A BAFTA-winner for her work on TV, Philippa Lowthorpe's credits include the BBC's hit series Call the Midwife, which she helped set up and was the lead director for the first season, and episodes of Jamaica Inn, alongside TV movies such as The Other Boleyn Girl, Cider With Rosie and Beau Brummell: This Charming Man. Her feature debut Swallows and Amazons, based on the much-loved children's adventure novel by Arthur Ransome, came with backing from BBC Films and starred Rafe Spall, Andrew Scott and Kelly Macdonald. StudioCanal released the film in the U.K. earlier this summer.

    Why do you make movies?

    I’ve always loved telling stories, from writing epic adventures as a child to reading bedtime stories to my kids. Somewhere along the way I discovered the power of film and that it could capture my heart in a totally immersive way, beyond anything, so that’s why I wanted to try and tell stories through film.

    Which director do you admire the most and why?

    Jane Campion for inspiring me with her beautiful films, and demonstrating  that a woman could actually be a director.  Ken Loach for continuing to tell the powerful stories of ordinary people, Michael Haneke for his intellectual challenge, Kieslowski for his humanity and imagination, Alan Clarke for his searing voice, Ang Lee for The Ice Storm and Brokeback Mountain, Cohen Brothers for No Country for Old Men and Fargo, Thomas Vintenberg for Festen  - so many more I could mention….

    In your career to date, what's been your biggest "I can't believe it" moment?

    I have two equal moments. First is seeing the wonderful posters for Swallows and Amazons on the London underground this summer (the fulfillment of a long held ambition) and having my first film go out in almost 500 cinemas. Second is when I won the BAFTA for directing TV drama in 2013. I was absolutely convinced I didn’t stand a chance of winning so had no speech prepared. Sadly, I am still the only woman director ever to have won it.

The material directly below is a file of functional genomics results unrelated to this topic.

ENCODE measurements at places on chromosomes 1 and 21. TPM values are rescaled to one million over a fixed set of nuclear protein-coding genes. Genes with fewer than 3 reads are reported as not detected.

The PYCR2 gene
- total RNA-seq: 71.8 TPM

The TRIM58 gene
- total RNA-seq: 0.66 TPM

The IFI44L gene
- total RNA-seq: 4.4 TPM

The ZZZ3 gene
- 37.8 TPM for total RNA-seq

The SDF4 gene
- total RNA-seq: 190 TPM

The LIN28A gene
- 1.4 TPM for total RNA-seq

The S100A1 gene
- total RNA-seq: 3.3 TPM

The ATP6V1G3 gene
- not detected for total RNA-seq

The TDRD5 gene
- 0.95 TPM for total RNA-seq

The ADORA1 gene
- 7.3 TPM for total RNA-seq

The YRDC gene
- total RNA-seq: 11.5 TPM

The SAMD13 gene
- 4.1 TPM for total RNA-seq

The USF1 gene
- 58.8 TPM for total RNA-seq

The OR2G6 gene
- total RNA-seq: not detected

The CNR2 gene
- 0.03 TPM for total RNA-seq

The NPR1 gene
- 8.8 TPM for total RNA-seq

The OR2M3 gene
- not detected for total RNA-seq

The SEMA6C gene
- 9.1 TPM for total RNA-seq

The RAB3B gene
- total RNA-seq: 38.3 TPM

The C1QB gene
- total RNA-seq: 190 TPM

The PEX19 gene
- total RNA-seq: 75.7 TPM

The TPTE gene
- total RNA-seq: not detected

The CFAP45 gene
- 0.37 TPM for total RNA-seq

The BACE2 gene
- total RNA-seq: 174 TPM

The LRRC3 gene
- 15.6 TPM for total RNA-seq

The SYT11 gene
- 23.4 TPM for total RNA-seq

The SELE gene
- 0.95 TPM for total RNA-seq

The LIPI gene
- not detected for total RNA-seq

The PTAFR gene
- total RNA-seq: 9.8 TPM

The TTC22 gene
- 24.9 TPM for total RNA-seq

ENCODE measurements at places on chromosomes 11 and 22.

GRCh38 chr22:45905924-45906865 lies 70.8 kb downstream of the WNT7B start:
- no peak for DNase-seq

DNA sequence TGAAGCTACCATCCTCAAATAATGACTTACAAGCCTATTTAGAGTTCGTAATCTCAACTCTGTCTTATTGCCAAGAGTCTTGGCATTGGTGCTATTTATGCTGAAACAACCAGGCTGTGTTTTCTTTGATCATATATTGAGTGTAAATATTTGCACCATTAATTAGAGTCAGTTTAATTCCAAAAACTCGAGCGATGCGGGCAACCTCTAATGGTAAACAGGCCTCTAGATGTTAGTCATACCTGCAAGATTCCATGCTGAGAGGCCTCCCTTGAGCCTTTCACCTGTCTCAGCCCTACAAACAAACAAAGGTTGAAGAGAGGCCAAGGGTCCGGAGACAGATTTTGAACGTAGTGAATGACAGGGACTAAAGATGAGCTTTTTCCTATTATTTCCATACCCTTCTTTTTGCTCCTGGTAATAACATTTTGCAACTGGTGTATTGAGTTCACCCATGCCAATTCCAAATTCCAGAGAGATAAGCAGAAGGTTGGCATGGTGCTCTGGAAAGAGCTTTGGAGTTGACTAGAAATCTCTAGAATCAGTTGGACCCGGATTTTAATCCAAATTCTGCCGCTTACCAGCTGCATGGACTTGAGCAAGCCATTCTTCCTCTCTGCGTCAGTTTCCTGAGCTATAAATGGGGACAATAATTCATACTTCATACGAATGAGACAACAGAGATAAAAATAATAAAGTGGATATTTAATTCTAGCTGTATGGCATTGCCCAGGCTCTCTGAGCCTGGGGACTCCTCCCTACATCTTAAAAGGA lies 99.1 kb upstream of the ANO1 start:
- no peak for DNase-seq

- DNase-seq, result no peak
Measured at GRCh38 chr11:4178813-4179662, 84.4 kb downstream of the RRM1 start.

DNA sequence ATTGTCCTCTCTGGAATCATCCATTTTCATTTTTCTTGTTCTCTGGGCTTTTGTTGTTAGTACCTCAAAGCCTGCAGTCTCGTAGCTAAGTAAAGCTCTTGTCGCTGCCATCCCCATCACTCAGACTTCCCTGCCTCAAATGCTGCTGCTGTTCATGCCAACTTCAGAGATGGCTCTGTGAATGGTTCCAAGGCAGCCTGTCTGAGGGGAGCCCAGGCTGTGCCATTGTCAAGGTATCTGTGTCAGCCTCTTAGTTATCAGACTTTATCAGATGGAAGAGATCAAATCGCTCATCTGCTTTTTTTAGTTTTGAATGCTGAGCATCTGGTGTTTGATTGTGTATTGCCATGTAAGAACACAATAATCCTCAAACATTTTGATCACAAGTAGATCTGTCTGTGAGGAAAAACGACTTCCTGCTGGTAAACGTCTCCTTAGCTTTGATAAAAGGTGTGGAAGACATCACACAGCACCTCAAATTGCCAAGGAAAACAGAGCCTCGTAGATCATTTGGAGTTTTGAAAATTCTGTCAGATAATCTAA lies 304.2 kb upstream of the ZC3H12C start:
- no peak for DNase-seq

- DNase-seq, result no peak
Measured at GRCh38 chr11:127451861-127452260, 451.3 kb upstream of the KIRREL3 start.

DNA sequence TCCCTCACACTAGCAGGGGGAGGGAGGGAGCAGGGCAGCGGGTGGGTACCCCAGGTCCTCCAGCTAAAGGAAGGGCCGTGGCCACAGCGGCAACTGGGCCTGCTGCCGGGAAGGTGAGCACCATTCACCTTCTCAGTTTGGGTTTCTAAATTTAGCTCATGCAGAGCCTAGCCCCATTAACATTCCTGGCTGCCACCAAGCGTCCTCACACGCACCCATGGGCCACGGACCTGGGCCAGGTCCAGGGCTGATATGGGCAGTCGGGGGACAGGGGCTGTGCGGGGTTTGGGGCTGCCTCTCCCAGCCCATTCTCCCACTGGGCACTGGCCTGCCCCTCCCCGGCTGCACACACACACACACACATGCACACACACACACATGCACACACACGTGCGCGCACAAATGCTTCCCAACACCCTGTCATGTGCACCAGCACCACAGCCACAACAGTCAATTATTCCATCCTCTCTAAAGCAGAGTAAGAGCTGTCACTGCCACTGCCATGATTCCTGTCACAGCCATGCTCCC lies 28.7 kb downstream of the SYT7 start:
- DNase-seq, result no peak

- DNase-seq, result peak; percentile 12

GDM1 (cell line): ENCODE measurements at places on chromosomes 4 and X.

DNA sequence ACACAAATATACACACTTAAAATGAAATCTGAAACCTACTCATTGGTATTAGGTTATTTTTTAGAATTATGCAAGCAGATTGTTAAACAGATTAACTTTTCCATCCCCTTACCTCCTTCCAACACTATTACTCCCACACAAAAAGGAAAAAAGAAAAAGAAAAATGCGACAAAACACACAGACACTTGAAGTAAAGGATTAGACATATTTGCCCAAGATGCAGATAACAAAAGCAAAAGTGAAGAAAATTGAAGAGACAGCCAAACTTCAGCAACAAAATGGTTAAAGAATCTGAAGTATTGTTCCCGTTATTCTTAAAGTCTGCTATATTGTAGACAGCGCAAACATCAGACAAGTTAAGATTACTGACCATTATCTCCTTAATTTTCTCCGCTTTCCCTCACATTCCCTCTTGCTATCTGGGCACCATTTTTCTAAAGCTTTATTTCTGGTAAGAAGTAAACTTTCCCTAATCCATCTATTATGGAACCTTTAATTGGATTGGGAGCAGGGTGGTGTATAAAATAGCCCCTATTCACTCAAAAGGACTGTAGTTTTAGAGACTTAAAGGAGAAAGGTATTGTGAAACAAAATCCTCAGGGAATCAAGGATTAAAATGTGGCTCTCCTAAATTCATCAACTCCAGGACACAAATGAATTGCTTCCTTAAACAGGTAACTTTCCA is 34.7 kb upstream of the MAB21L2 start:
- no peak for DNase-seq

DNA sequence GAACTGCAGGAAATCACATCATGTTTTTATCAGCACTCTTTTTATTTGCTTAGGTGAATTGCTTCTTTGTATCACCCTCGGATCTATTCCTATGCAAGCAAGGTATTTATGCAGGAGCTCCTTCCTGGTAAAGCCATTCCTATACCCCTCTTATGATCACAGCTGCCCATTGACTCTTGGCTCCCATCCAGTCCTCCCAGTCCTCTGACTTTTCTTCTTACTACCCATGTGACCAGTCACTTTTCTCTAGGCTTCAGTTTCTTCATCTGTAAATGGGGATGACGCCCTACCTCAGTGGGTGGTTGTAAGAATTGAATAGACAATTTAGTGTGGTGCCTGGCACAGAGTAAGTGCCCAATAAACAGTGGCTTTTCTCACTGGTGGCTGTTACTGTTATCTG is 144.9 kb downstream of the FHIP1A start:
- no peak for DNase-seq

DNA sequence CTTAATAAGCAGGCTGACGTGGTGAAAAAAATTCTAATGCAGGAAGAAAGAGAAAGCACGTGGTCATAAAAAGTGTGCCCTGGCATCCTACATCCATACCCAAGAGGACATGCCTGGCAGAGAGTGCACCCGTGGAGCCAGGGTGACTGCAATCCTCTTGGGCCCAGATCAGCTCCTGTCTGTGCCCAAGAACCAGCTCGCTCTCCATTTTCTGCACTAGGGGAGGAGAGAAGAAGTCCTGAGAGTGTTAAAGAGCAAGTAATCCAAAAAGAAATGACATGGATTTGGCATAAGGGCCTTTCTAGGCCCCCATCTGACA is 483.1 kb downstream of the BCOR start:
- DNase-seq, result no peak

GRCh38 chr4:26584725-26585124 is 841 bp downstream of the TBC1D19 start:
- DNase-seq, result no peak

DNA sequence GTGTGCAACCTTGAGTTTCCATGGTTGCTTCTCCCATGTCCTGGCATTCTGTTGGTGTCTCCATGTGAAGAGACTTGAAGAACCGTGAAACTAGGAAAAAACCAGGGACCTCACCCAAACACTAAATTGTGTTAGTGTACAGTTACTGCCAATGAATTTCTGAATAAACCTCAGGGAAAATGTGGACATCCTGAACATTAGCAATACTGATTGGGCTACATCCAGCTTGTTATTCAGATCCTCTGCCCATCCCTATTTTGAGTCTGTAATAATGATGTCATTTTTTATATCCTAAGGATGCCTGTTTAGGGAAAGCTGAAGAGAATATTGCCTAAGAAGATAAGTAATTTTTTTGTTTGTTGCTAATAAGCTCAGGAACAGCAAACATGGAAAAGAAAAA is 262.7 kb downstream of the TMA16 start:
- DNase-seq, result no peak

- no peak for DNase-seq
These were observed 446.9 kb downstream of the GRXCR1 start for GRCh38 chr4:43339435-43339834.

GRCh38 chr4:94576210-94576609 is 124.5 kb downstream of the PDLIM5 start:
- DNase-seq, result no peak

Do you have a passion project that you're determined to work on?

    Lots! And working with Andrea Gibb on Swallows was a joy, so we are already plotting a new adventure...

  • 'Trespass Against Us'

    Already an award-winning director of TV drama, documentaries and music videos, with three episodes of Doctor Who under his belt and a long collaborative history of working with the Chemical Brothers, Adam Smith amassed an A-list cast for his feature length directorial debut (and brought on board his electronic music pals to do the soundtrack). Trespass Against Us – also in the breakthrough producer long list – is a crime drama set within the Traveler community and stars Michael Fassbender and Brendan Gleeson. A24 is distributing the film in the U.S., with Lionsgate looking after the U.K.

    Which director do you admire the most and why?

    There are so many to admire but I saw American Honey last week and Andrea Arnold is truly amazing.

    In your career to date, what’s been your number one “I can’t believe it” moment?

    On Trespass Against Us one of the scenes involved Micheal Fassbender’s character hiding under a real cow. Fortunately for everyone the cow was very well behaved.

    Do you have a passion project that you’re determined to work on?

    There are a few. We're developing a project about Wiley, the godfather of Grime, with Pulse Films, which I am very excited about.

  • 'Under the Shadow'

    Babak Anvari followed up his BAFTA-nominated short Two & Two with Under the Shadow, a Farsi-language horror set in Tehran during the Iran-Iraq war. The film was a sensation in Sundance, picked up by Netflix, released theatrically in both the U.K. and U.S. earlier this month and has now been submitted as the U.K.'s admission to the Oscar's foreign language category. Development on an English-language remake is already underway.